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A growing number of professionals are now choosing to work remotely, either as freelancers or company employees. Alongside this, digital nomadism – the trend of working remotely whilst travelling – is also on the rise. With more professionals choosing the digital nomad lifestyle, countries around the world are taking note and starting to issue visas aimed specifically at this type of traveller. A digital nomad visa usually lets you remain in the country for longer than you can with a tourist visa, provided that you’re working remotely for an employer or clients based outside of the country.
Uruguay has recently started to issue a specific visa for digital nomads. If you’re a remote worker who is interested in working from Uruguay, read on to learn more about the country’s digital nomad visa scheme and find out whether it might suit your work and travel goals.
The Uruguay digital nomad visa is a visa intended for freelancers and remote workers who have employers or clients based outside of the country and would like to stay in the country for a longer period. It does not permit you to take up employment with a company inside the country.
A visa for digital nomads is not the same as either a business or work visa. Knowing how these visa categories differ helps you to apply for the right visa for your needs. Business visas allow you to temporarily enter a country to conduct business activities such as meetings or signing contracts. These visas typically have a short validity similar to that of a tourist visa. Work visas are valid for longer and allow you to start employment in the country. A work visa may be valid for several years and can be the first step towards permanent residency or citizenship for some people (read more about these visas in our guide to Uruguay work visas).
Note, as with most digital nomad visas, the Uruguay digital nomad visa is only available to individuals who can prove they work for an overseas employer or who are self-employed.
The Uruguay digital nomad visa allows remote workers to remain in the country for an initial period of six months. You can apply for this visa once you’ve already entered the country as a tourist. It’s also possible to extend your visa for a further six months, allowing you to live and work remotely in Uruguay for a maximum of 12 months. Unlike many digital nomad visas, Uruguay’s visa also comes with the option to apply for permanent residency after the initial six month period. At present there are no specific salary requirements for this visa but it’s important to be aware that it’s a very new option – requirements might change in the future.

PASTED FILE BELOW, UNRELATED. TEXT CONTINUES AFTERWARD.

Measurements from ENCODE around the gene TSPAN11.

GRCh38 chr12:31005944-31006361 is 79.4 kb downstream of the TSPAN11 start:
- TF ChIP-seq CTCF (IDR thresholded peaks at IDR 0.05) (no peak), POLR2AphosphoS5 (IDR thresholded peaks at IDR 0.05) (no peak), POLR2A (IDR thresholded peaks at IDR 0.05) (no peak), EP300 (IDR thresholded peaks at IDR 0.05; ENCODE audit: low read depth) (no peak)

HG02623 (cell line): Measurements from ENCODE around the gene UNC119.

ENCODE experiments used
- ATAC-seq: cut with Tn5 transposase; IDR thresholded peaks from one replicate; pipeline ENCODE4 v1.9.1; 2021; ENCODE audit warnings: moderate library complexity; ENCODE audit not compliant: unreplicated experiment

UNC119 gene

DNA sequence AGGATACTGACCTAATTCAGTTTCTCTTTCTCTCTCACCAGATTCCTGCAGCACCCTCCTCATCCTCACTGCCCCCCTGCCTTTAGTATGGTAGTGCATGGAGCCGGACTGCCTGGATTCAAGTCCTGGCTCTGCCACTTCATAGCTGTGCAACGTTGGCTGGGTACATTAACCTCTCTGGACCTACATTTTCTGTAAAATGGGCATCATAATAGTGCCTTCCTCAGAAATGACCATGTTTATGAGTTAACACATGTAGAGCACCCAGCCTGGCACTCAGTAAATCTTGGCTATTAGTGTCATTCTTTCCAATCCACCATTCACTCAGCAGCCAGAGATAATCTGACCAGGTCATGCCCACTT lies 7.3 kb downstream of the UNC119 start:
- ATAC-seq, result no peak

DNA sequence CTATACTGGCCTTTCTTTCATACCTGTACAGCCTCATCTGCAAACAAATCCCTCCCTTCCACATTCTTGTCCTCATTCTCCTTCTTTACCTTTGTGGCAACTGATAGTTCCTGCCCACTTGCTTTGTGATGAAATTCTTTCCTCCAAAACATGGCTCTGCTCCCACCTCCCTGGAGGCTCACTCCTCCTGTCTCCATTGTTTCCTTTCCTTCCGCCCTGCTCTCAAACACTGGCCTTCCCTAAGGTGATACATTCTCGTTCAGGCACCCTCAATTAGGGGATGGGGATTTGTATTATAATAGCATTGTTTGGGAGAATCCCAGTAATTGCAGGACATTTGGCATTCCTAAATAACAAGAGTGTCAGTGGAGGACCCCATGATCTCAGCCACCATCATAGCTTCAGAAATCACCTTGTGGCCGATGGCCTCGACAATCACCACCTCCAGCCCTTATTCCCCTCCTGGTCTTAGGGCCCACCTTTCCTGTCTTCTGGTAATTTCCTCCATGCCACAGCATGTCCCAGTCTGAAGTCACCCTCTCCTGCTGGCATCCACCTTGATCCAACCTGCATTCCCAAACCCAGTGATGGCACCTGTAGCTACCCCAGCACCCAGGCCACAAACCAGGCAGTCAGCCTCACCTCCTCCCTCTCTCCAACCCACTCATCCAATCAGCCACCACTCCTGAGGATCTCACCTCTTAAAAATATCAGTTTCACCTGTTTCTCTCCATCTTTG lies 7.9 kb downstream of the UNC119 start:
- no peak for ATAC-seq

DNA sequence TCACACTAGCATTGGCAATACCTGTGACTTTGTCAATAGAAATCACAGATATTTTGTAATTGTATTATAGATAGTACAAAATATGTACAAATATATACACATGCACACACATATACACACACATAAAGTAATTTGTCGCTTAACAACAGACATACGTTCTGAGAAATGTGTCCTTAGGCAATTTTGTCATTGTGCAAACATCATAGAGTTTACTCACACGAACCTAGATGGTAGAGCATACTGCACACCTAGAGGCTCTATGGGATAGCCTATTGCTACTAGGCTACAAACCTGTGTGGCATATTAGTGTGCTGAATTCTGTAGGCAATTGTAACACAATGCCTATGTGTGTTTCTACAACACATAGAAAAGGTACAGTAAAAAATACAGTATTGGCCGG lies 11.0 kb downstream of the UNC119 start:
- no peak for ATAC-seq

You can apply for Uruguay’s digital nomad visa after you’ve entered the country on a tourist visa. You can then make a new application for a digital nomad visa. The process is generally straightforward and has a nominal fee attached to it. If successful, you’ll receive your visa via email.
To apply for the visa:
Although the requirements for applying for the initial digital nomad visa are straightforward, you’ll need to provide more documentation if you decide to apply for an extension to your visa. If you choose to apply for permanent residency instead, the requirements will be different and it’s important to familiarize yourself with what’s needed.
It’s also important to be aware that, because this is such a new visa option, it’s possible that the required evidence and documentation will change in the future. When you apply for your visa or visa extension, it’s vital to check the most current information about what is required. Missing or incorrect documents can mean your application is delayed or refused. If your application is refused it might affect your ability to apply for another Uruguayan visa in the future.
The documents you’ll need to submit to extend your digital nomad visa are:
For digital nomads who want to remain in a specific country for longer, specialist visa categories can be very useful. Uruguay’s digital nomad visa is a new visa category that could prove popular with remote workers who want to experience the country’s lifestyle and culture. It’s always worth thinking carefully about your travel plans and the visa options available so you can make the right choice for your remote working lifestyle.
With more professionals now embracing the digital nomad lifestyle, there are more than 50 countries globally that have a specific visa for this type of traveller. As the interest in digital nomadism continues, we expect to see even more countries starting to issue this type of visa. Some countries that already issue visas for digital nomads are Saint Lucia, Costa Rica, Croatia, Greece
and the Bahamas.
The cost of applying for a digital nomad visa can vary significantly between different countries. The fee to apply for a Uruguayan visa is low, costing under $10. As this visa category becomes more established, there may be changes to the fee structure.